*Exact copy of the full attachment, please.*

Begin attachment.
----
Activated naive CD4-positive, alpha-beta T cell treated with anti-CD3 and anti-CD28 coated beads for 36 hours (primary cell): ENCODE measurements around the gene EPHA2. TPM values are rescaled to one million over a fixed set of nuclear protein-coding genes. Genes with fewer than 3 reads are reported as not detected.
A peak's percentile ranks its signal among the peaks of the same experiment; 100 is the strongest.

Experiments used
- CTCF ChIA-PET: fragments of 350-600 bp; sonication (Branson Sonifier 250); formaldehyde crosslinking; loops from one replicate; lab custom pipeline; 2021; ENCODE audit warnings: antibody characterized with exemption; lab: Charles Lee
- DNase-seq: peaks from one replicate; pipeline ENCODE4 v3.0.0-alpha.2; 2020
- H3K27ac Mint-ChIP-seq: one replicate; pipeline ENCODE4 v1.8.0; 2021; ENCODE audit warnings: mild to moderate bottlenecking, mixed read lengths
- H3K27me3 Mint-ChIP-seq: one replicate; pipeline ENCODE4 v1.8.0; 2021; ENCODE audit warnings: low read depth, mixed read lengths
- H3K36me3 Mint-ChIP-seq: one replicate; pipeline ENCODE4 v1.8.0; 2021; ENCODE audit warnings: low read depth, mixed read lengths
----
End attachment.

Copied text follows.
Activated naive CD4-positive, alpha-beta T cell treated with anti-CD3 and anti-CD28 coated beads for 36 hours (primary cell): ENCODE measurements around the gene EPHA2. TPM values are rescaled to one million over a fixed set of nuclear protein-coding genes. Genes with fewer than 3 reads are reported as not detected.
A peak's percentile ranks its signal among the peaks of the same experiment; 100 is the strongest.

Experiments used
- CTCF ChIA-PET: fragments of 350-600 bp; sonication (Branson Sonifier 250); formaldehyde crosslinking; loops from one replicate; lab custom pipeline; 2021; ENCODE audit warnings: antibody characterized with exemption; lab: Charles Lee
- DNase-seq: peaks from one replicate; pipeline ENCODE4 v3.0.0-alpha.2; 2020
- H3K27ac Mint-ChIP-seq: one replicate; pipeline ENCODE4 v1.8.0; 2021; ENCODE audit warnings: mild to moderate bottlenecking, mixed read lengths
- H3K27me3 Mint-ChIP-seq: one replicate; pipeline ENCODE4 v1.8.0; 2021; ENCODE audit warnings: low read depth, mixed read lengths
- H3K36me3 Mint-ChIP-seq: one replicate; pipeline ENCODE4 v1.8.0; 2021; ENCODE audit warnings: low read depth, mixed read lengths